August 2020

Indigenous Peoples and Human Rights

Monday, September 26, 2022

White Mesa Ute Spiritual Walk and Protest against Energy Fuels Uranium Mill

White Mesa Ute Spiritual Walk and Protest against Energy Fuels Uranium Mill

White Mesa Ute Community Spiritual Walk and Protest against Energy Fuels' uranium mill located next to the White Mesa Community of the Ute Mountain Ute Tribe in southern Utah.
The rally starts on Oct. 22, 2022, at 11 a.m. MDT, followed by the spiritual walk and protest to the White Mesa uranium mill.
DIRECTIONS: The White Mesa Community is between Bluff and Blanding. The community center is located slightly off Hwy 191, on the west side of the road, behind the gas station. Look for a large building with “White Mesa Community Center” written on the side.

American Indian Genocide Museum $150,000 Grant Elevates Indigenous People

American Indian Genocide Museum $150,000 Grant Elevates Indigenous People

By American Indian Genocide Museum
Censored News
September 8, 2022

HOUSTON -- American Indian Genocide Museum in Houston, Texas received a grant of $150,000 from Houston Endowment. It will be used for operational expenses and for an exhibit tour to educational institutions, community centers, and American Indian Nations. Ann Stern, president and CEO of Houston Endowment said, “We are proud to recognize organizations driving social justice and equity across the arts, culture, history, civic engagement, and education. “

Donald L. Vasicek, American Indian Genocide Museum board member and award-winning author and award-winning filmmaker (“The Sand Creek Massacre”), said, “We are grateful to Houston Endowment for this grant.  It will help perpetuate our work in confronting centuries-old racism in America.  It will help us challenge the ever-present threat to rid educational institutions of books that educate children about the horrific history of the indigenous people of this land.  This action is one of the numerous acts of genocide in America. It must be stopped.”

The purpose of the American Indian Genocide Museum, founded in 2003, is to bring historical truth to light through the means of education using actual documentation of events that have transpired in the near extermination, and in some cases, the total extermination of native tribes and cultures.

It is a memorial to the victims of ethnic cleansing.  Racism, discrimination, and injustice are being addressed with the purpose of promoting public awareness that these elements of genocide that existed in the past, continue to exist today.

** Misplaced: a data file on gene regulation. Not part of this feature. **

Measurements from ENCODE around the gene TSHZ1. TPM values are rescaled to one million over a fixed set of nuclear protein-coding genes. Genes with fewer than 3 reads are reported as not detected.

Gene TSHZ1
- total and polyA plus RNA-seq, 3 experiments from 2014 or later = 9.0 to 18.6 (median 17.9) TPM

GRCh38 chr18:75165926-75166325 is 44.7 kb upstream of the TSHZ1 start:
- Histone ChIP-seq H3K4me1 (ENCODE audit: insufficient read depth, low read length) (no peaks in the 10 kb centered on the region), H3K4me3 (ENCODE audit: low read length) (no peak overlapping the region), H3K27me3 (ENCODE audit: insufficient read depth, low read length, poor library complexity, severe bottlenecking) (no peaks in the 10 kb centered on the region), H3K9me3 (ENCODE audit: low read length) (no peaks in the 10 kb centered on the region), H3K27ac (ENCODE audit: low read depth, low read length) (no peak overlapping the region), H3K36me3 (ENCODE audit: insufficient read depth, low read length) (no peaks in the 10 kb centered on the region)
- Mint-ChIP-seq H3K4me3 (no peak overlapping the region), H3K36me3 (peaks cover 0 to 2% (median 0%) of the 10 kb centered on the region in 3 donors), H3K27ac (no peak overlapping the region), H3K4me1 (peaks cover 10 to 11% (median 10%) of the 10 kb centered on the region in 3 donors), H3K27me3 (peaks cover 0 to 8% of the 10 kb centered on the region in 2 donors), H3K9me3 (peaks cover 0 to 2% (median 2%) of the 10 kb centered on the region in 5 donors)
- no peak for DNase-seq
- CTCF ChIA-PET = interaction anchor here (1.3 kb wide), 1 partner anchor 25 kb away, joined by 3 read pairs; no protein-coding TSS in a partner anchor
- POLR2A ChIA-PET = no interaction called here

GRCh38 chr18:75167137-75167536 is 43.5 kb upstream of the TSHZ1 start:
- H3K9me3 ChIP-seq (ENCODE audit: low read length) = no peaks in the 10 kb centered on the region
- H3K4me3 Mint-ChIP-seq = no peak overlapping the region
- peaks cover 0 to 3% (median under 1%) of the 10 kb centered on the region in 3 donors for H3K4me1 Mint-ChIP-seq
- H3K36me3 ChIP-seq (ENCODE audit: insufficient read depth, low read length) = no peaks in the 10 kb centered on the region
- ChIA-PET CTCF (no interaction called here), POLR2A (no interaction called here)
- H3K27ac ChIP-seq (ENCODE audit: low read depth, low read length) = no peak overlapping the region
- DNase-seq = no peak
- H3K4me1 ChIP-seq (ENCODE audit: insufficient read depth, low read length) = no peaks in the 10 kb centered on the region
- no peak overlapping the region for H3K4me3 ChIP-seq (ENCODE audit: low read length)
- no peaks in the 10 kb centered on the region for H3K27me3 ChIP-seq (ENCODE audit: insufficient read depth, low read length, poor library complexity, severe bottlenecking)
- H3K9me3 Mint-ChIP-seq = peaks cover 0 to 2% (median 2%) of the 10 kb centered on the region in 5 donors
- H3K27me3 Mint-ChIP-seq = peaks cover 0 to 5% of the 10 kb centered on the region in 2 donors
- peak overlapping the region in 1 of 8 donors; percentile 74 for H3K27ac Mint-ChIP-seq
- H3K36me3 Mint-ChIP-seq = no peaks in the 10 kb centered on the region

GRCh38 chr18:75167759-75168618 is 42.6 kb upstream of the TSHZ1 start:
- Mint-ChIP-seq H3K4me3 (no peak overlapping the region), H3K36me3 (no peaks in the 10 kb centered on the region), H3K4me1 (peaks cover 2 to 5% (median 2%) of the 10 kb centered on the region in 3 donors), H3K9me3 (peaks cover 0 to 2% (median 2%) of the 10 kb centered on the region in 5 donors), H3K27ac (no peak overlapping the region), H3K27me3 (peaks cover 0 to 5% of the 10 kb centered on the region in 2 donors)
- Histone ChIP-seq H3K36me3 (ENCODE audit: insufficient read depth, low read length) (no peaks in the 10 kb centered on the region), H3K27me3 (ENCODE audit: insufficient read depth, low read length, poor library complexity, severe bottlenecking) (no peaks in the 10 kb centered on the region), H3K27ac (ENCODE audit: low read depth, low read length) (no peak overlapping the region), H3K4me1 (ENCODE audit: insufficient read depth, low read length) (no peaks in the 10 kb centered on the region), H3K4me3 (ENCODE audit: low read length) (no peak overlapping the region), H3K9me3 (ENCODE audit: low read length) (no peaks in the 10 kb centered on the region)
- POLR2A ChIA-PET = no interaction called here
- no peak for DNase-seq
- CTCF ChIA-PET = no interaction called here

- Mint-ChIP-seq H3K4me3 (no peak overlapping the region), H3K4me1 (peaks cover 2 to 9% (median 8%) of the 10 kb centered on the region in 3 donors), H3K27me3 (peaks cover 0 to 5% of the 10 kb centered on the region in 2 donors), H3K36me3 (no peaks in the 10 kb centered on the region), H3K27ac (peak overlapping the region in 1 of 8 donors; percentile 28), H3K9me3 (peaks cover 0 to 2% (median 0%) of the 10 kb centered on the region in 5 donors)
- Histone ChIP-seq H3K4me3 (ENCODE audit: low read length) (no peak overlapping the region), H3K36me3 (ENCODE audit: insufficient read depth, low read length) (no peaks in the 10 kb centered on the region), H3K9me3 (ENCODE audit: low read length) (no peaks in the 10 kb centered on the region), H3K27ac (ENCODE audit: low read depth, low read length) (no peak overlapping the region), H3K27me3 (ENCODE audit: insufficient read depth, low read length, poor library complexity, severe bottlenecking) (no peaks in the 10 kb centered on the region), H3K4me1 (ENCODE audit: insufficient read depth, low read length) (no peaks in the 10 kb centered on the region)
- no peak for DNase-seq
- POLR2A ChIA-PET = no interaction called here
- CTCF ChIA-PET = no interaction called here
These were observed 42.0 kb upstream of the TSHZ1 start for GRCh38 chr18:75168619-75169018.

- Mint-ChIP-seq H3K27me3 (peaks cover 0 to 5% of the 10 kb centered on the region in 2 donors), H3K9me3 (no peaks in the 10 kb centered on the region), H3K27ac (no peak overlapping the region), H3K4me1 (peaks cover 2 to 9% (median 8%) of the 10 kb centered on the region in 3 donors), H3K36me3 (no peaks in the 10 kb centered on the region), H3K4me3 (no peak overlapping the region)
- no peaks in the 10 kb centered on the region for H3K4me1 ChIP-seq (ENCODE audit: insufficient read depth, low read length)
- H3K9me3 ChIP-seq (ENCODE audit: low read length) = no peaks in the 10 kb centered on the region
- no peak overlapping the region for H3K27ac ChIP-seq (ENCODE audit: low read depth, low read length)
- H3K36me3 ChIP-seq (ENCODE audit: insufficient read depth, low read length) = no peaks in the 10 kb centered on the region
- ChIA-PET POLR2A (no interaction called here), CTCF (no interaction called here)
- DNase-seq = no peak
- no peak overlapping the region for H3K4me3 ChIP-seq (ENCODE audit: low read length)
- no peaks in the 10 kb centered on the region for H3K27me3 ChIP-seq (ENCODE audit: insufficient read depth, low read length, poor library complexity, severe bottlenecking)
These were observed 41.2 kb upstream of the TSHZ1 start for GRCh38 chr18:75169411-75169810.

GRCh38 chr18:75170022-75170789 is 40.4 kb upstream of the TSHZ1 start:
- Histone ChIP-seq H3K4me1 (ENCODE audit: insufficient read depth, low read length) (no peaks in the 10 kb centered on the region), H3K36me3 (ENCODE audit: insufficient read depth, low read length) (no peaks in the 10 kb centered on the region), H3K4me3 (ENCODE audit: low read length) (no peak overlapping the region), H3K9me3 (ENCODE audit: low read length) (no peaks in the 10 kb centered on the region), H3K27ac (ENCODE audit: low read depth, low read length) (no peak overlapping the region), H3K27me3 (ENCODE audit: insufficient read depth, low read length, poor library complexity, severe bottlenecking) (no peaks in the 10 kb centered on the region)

A further purpose of the museum addresses prejudice that is generated toward native peoples through biased reporting of history.  The goal of influencing authors of school textbooks with irrefutable documentation shall be of major importance. A library and microfilm archive are available. The visual use of art, sculpture and film creates a memorable learning experience. 

American Indian Genocide Museum

P. O. Box $230452

Houston, Texas 77223



Mohawk Nation News 

Please post & circulate.

Audio to be posted Player

MNN. Sept. 24, 2022. RON-WANA-SETON [they make the people disappear in mass graves] MEMORIAL DAY.


OCTOBER 25, 1924 IS THE NINETY-EIGHTH ANNIVERSARY of the implementation by Canada of the holocaust laws known as the “Indian Lands Act” of each province. Canada gave indigenous resources to the provinces. The indigenous people were forced onto fenced-in concentration camps called “reservations”. The Indian Lands Act is a 100 years business plan to rid Canada of indigenous people so the invaders can take onowarekeh, turtle island, for free and to be rid of the original people.

On October 25th 1924 the RCMP and the military put indigenous families in fenced-in concentration camps. Today every reservation in Canada is still a concentration camp run by the band councils for the government. 




BY OCT. 26, 2022

Tekanontak Solidarity Committee

Early in September, a purple haze of smoke ascended over the colonial cross on top of tekanontak (Mount-Royal), at the heart of Tiotiake (Montreal). Kanien’kehà:ka oral tradition says that smoke signals sent by their ancestors on tekanontak used to be picked up in the Adirondaks, making its way down the East Coast with surprising rapidity. Our signal today calls on people across Turtle Island to “open their minds and think how to help” so that these issues do not become white noise.

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